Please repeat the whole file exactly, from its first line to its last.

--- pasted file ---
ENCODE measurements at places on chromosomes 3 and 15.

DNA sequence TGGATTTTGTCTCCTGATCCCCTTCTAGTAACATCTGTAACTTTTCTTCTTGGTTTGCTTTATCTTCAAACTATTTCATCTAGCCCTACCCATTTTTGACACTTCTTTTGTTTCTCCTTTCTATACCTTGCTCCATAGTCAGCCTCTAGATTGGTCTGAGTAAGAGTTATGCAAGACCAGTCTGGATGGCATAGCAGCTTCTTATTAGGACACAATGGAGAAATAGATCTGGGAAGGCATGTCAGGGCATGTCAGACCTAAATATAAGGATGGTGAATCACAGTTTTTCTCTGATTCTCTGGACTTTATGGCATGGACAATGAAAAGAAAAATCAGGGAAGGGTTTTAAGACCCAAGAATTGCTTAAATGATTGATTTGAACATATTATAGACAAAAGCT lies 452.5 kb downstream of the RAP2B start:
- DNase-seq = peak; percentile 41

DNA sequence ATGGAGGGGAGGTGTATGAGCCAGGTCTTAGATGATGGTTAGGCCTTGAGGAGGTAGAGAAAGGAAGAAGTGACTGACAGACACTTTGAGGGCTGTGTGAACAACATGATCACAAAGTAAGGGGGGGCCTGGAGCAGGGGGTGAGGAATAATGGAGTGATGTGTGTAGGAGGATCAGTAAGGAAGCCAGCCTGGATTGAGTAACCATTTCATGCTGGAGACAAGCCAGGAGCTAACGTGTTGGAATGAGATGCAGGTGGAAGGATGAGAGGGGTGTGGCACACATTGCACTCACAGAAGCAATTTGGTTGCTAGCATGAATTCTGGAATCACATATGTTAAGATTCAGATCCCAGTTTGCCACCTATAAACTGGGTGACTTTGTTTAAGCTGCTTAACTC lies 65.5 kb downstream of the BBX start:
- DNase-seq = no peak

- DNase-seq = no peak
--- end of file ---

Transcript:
ENCODE measurements at places on chromosomes 3 and 15.

DNA sequence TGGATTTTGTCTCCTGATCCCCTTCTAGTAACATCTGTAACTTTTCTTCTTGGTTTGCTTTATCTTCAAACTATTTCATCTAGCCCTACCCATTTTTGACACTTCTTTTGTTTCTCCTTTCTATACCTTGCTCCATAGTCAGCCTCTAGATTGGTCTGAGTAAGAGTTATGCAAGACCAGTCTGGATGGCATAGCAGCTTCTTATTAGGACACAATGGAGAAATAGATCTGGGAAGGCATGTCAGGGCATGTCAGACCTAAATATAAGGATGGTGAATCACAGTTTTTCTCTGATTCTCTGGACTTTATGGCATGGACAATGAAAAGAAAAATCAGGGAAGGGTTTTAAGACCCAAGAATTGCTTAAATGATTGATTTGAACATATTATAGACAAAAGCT lies 452.5 kb downstream of the RAP2B start:
- DNase-seq = peak; percentile 41

DNA sequence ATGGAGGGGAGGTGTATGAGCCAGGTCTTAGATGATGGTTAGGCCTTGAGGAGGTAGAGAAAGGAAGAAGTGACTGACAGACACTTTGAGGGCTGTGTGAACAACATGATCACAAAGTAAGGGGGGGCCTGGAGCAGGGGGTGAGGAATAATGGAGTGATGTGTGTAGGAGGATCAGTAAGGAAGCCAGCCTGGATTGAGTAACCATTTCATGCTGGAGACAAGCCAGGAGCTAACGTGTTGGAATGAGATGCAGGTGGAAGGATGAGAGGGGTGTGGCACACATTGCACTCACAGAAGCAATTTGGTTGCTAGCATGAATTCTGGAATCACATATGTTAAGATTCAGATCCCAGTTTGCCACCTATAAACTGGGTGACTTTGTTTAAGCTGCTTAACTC lies 65.5 kb downstream of the BBX start:
- DNase-seq = no peak

- DNase-seq = no peak